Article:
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  • Writer's pictureVidya Shyamsundar

Finding My Way

Based upon the book that I read recently, Essentialism by Greg McKeown, I am working to create space every day by asking myself: What is important to me today, and which problem do I want to solve today?. Choosing and focusing on addressing that one thing from several items on my everyday to-do list has been rewarding. The thought “I do not have enough time” makes me anxious and overwhelmed. I am practicing prioritizing that one important thing, which helps me align my thoughts with clarity and focus. The rest I accomplish during the day is a bonus! For example, that one important thing could be setting aside a couple of hours to generate ideas for my new body of work, writing them on paper, and creating a design sketch. I could make a weekly meal plan, run errands and groceries, organize, and put them away. I could meet a friend at a restaurant and have a guilt-free two-hour lunch. Finding that one important thing is working well for me. I take a moment to celebrate it with gratitude and a smile rather than rushing to strike off the next thing on my to-do list. I want to stay consistent with this practice before I jump to introduce another one. I am finally accepting that the “either all or none” approach of mine does not serve me well in the long run. I am finding my way.

Savoring Moments

One of the things that I missed the most during the pandemic was the time that my teenage daughter and I had when I drove her back and forth between after-school activities. I was always fully present since there was no other noise around me except our interactions. I wouldn’t say that we had a pleasant conversation in the car together every time. Sometimes our chat resulted in arguments—other times, laughter and pure fun. No matter the issue, our principle was to apologize and make up before leaving the car. Some of our great memories include my daughter introducing me to her French song playlist, listening to a chapter or two of Elizabeth Gilbert’s Big Magic and sharing our thoughts, talking about school drama, gender identity issues among high schoolers, and much more.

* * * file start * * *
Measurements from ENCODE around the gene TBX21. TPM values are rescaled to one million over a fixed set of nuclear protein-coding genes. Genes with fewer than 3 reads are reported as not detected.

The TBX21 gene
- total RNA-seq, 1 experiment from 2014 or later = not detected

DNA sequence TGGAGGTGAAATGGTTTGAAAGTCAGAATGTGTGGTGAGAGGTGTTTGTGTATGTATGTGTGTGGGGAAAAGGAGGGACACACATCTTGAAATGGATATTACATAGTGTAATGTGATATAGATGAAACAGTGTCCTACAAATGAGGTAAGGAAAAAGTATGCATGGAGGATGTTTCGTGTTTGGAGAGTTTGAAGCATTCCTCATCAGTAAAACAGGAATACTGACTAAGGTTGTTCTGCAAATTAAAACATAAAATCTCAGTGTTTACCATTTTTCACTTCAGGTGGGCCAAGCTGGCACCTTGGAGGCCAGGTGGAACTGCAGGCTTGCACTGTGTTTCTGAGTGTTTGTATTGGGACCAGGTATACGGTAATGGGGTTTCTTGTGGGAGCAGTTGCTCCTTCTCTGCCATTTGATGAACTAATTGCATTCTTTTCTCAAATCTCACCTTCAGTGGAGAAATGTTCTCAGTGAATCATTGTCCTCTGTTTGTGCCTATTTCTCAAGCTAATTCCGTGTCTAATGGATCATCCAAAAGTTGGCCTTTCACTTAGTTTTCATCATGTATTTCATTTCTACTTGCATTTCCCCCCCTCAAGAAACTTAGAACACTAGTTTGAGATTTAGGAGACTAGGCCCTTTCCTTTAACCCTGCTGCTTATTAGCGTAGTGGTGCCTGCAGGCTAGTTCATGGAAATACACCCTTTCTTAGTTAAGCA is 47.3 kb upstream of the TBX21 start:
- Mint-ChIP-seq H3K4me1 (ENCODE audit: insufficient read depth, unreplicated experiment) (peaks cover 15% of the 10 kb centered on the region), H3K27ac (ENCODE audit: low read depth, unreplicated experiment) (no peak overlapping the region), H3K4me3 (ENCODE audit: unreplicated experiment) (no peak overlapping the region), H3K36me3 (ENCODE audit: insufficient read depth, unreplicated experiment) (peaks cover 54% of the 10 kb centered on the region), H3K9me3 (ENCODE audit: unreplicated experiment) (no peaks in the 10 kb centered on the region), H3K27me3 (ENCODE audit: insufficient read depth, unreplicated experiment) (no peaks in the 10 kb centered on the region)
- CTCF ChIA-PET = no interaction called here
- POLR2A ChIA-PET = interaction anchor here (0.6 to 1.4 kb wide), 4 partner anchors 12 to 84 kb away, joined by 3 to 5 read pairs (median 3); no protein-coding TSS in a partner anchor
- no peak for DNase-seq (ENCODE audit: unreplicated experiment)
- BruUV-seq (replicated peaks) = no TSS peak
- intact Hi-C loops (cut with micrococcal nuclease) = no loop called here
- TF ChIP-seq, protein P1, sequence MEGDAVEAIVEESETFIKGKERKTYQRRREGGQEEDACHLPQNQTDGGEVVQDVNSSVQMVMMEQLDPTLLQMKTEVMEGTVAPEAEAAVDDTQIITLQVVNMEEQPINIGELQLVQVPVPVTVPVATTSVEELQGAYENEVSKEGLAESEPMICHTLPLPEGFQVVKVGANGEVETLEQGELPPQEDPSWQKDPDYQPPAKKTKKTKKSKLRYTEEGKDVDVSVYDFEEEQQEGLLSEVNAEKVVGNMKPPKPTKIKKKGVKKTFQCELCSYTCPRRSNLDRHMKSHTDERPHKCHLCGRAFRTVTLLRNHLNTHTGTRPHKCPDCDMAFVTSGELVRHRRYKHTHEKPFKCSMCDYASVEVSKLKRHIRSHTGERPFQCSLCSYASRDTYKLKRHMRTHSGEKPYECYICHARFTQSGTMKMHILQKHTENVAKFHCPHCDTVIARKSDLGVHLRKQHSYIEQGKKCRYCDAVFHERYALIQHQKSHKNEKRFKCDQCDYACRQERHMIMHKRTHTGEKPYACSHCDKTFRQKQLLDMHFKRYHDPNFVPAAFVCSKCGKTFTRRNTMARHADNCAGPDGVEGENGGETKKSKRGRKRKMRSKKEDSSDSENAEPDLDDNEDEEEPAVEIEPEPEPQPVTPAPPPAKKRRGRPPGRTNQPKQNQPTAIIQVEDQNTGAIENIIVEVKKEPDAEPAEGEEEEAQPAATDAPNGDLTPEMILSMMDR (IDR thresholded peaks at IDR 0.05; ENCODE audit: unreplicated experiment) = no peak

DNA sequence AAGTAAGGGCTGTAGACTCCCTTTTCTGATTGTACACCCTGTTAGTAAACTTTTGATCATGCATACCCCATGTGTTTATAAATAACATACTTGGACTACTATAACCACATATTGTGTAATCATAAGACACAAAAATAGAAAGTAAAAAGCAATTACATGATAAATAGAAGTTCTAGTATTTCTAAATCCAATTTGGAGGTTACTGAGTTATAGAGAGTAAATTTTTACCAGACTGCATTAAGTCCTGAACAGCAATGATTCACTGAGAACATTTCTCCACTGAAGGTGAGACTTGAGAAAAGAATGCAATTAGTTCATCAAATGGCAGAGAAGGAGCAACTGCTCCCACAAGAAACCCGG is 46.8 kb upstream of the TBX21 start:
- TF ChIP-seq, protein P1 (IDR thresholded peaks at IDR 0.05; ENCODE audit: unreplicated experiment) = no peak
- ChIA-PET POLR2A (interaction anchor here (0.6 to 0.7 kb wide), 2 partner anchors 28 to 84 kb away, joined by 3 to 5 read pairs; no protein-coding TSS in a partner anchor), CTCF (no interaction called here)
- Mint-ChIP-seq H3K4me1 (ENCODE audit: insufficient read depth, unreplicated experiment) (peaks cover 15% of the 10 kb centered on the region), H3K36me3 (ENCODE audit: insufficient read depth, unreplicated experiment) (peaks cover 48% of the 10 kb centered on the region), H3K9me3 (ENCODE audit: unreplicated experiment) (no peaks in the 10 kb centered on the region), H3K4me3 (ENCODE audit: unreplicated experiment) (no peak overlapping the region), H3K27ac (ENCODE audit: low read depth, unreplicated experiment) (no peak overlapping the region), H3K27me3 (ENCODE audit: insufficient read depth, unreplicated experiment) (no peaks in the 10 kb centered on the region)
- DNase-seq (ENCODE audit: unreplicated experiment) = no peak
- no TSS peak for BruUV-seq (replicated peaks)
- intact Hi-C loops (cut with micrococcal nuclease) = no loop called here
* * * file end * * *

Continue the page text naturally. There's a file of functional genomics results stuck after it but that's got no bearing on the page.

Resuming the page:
A few weeks ago, I enjoyed the ride we had together on the way to her Wellness Check at CHOP. Her eyes lit up when I asked her to narrate the Netflix K-drama, Hometown Cha-Cha-Cha since I had only watched it in bits and pieces. My daughter is a great storyteller, and we shared some beautiful moments talking about Hye-jin and Du-sik. I bought her favorite iced cold brew black coffee and dropped her off at school after that.


If I had the choice to watch a Netflix Series, a K-drama, or an Indian movie, my first instinct would be to pick the latter because of my cultural roots. If I were to go with the former, I might initially show some resistance, but I don’t shut myself off. As a matter of fact, I binge-watched the rest of the episodes of Hometown Cha-Cha-Cha with my daughter and my husband, and the characters and the town lingered in my mind for a while. As a child born in America, interacting with children from multi-cultural backgrounds at a young age made my daughter accustomed to different cultures, engaging with ease.

When I came to the United States two decades ago, I was afraid, insecure, and had low self-esteem -- a radical cultural change for a small-town girl from Southern India who was starting a new life in a foreign land. My husband always had my back and was supportive and patient. Being a vegetarian, it took me years to overcome my hesitancy to try and enjoy delicacies from various cuisines. However, my experience as a student pursuing a finance degree and working in the business industry created a learning opportunity for me to understand and integrate with the culture in the United States. A few years later, I encountered the joy of seeing the world with an artist's eye when I picked up my paintbrush for the first time in my mid-30s. I came to recognize that art has no barriers. Being a first-generation Indian American, I still fight hard to overcome my assumptions and judgments about how others perceive my work.